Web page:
Handy Art Little Masters Tempera Paint, 6 ct
Last updated date: December 5, 2019
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We looked at the top Paint For Kids and dug through the reviews from some of the most popular review sites. Through this analysis, we've determined the best Paint For Kid you should buy.
The Handy Art Little Masters Tempera Paint, 6 ct is perfect for helping budding artists explore their creativity, as the paints can be easily blended together. It’s an economical choice with high-quality paints. The colors are vibrant and opaque. In our analysis of 18 expert reviews, the Handy Art Handy Art Little Masters Tempera Paint, 6 ct placed 4th when we looked at the top 9 products in the category. For the full ranking, see below.
Editor's Note December 5, 2019:
Checkout The Best Paint For Kids for a detailed review of all the top paint for kids.
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From The Manufacturer
A fine-quality, economical choice for the younger artist! Brilliant, rich, opaque colors are smooth flowing and won't chip, flake or crack when dry. Cleans up easily with soap and water. Certified AP Non-Toxic.
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An Overview On Paint For Kids
Whether your child is a budding artist with a talent for creating life-like scenes or a beginner who enjoys experimenting with different colors, painting is a great activity to help children use their creativity. In addition to learning about colors and techniques, painting has many additional benefits for children.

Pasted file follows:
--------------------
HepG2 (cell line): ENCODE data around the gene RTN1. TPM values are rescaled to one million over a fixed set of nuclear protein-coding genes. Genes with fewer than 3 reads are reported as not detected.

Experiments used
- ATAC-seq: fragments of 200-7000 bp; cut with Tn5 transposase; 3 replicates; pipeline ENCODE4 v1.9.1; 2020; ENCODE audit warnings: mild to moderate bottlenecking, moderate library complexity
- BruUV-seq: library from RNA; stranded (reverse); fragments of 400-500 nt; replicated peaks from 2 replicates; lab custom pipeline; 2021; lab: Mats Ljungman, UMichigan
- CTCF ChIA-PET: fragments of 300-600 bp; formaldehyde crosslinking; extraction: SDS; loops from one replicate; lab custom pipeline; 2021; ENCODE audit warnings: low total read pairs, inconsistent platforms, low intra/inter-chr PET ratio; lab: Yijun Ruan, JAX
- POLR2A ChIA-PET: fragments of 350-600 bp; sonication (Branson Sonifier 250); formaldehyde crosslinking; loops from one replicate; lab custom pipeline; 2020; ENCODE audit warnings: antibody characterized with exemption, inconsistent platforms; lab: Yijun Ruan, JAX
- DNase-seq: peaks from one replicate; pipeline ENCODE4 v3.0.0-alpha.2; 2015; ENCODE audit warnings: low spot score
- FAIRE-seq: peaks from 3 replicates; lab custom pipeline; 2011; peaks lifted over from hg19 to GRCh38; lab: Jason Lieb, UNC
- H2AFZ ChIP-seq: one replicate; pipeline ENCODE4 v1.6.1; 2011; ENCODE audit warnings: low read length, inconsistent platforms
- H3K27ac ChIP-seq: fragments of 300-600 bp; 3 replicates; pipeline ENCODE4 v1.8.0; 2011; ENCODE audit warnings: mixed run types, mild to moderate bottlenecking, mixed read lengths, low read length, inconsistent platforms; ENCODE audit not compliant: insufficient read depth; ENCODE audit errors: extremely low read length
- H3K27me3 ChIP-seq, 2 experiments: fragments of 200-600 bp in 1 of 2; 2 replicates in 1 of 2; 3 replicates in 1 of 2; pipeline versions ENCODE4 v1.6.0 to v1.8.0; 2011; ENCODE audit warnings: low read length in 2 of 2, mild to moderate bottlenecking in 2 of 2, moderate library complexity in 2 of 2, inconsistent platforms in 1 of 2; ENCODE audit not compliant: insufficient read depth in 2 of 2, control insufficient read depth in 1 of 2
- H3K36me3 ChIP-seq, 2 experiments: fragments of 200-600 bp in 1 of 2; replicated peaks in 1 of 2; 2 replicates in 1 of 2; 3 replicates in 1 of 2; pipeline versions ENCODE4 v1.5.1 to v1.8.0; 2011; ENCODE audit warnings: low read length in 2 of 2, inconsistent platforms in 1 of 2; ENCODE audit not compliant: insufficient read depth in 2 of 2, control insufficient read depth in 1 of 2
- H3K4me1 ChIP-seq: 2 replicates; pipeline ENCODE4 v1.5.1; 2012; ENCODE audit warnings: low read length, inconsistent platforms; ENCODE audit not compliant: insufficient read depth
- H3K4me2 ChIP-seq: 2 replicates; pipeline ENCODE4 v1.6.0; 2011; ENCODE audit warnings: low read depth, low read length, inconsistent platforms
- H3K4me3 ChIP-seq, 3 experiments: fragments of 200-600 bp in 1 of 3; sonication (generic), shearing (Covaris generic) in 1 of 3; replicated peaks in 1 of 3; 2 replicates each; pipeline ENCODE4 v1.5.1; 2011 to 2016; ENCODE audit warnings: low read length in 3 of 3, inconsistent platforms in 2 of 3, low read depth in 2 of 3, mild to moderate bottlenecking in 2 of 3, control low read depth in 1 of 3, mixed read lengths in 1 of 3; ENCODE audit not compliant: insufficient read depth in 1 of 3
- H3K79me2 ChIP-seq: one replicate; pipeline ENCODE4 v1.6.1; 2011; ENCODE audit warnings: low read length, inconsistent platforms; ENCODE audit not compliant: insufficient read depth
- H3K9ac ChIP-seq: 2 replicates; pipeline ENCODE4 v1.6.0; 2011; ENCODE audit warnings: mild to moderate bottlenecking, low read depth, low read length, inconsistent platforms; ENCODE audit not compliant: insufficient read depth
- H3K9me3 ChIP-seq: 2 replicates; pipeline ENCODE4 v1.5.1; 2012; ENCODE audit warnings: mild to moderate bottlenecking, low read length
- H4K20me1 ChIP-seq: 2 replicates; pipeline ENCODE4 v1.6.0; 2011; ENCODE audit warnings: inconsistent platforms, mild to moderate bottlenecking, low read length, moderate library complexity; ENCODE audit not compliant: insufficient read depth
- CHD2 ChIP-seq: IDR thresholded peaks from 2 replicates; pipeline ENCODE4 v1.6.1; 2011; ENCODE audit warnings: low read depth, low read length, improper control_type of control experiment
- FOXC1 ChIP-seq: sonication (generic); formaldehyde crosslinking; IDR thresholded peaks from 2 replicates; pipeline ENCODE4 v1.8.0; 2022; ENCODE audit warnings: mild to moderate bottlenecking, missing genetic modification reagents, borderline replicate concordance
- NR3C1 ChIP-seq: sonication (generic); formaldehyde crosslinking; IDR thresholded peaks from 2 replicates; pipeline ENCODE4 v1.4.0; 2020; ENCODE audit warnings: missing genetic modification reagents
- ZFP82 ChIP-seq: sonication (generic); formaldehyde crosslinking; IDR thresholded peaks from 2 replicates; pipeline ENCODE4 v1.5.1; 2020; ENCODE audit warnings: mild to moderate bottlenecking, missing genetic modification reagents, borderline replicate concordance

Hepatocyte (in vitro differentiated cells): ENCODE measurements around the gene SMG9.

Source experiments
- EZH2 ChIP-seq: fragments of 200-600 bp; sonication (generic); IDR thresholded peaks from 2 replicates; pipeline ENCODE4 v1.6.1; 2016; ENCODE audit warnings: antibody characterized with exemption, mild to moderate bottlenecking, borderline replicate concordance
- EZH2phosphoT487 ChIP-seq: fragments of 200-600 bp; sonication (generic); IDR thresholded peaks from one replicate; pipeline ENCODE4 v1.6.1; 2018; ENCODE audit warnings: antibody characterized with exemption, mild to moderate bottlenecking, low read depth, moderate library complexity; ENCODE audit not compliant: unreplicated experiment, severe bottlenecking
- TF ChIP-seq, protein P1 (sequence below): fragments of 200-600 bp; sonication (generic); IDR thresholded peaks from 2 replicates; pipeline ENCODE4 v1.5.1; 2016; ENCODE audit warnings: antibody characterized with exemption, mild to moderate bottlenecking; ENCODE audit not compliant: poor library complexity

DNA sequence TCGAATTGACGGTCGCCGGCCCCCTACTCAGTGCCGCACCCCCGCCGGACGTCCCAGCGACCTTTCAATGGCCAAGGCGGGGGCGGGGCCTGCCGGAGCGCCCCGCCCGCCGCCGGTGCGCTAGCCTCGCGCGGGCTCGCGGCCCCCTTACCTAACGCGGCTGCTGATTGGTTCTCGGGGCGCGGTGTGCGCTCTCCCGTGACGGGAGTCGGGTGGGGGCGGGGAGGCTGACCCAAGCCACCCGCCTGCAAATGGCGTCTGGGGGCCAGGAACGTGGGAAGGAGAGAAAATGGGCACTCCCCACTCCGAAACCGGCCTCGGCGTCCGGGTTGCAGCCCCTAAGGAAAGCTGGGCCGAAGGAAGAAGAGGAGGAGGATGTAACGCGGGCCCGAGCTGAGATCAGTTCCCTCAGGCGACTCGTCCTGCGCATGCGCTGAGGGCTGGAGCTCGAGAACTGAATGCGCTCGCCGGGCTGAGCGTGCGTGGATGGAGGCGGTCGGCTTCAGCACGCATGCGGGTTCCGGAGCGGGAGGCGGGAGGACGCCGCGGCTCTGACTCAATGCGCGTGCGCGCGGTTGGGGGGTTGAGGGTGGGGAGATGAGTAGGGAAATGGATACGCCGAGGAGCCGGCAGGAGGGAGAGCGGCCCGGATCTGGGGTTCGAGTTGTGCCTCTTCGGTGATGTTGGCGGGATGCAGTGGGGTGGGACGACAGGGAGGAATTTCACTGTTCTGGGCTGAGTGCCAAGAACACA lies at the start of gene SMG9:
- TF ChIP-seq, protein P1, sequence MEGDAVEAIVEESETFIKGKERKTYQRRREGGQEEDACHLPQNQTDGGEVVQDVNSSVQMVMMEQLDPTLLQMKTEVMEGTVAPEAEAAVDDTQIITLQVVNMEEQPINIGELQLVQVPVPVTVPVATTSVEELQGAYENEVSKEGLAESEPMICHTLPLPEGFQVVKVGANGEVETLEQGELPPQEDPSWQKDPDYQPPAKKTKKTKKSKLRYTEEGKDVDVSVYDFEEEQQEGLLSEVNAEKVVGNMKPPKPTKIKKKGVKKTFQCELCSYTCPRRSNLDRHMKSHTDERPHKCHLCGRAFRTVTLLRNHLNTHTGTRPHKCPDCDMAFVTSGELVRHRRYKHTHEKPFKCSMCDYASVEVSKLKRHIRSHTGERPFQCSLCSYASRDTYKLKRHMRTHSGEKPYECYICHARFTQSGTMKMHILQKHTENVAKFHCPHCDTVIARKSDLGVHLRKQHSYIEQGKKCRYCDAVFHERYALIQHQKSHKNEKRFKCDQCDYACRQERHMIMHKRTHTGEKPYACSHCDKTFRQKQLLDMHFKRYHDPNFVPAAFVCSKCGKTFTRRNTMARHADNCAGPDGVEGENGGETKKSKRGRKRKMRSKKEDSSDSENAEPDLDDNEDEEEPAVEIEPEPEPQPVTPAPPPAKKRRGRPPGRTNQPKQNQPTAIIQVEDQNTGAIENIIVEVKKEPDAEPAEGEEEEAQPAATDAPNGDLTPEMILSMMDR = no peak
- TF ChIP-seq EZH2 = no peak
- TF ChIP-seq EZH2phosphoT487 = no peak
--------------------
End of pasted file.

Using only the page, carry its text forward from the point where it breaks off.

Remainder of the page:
For children who have difficulty verbalizing emotions or communicating their feelings, painting is a helpful way to express their emotions. Through the use of art, children can paint what they are experiencing. Even if they are not able to communicate those experiences through words, they will be able to express them through art. For children who experience stress and anxiety, painting can be a great way to relieve some of those feelings. Through the act of painting, the children can focus on being in the moment instead of worrying about other challenges they may face.
Painting is also a great way for children to learn about their senses. The feel of dipping the paintbrush in the paint and spreading it across the paper, the smell of the paint and the vibrancy of the colors all help children use their senses. This can teach children more about the world around them, such as the principle of cause and effect. For example, they can learn what happens when you mix certain colors together — or what happens when you touch paint before it has dried.
Holding the paintbrush in their hands, navigating it to the paint and then spreading it across the paper helps children improve their mobility skills and their hand-eye coordination. Even painting with their fingers helps them to learn how to better control their movements. When working on a small art project with a fine paintbrush, they can improve their fine motor skills. When working on a large art project, such as one on an easel, they can work on their gross motor skills.
DYWM Fun Fact
Paints have an interesting history, and they weren’t always as readily available as they are now. Long ago, artists created paints using ashes from fires or red clay. Sometimes, the natural pigments from plants and flowers were used to create paint.
Tempera paints were a popular choice for artists up until the late 1400s.
“Medieval and Renaissance artists created illuminated manuscripts, panel paintings and frescos using tempera paint. Back then it was basically ground pigments from things such as insects, plants or minerals that was mixed with water and egg yolks,” explains artist and educator Amy Markham. “The egg yolk would become the binding agent that held the pigments together. Some of Leonardo da Vinci’s most famous pieces were created with tempera paint, including Annunciation and The Last Supper.”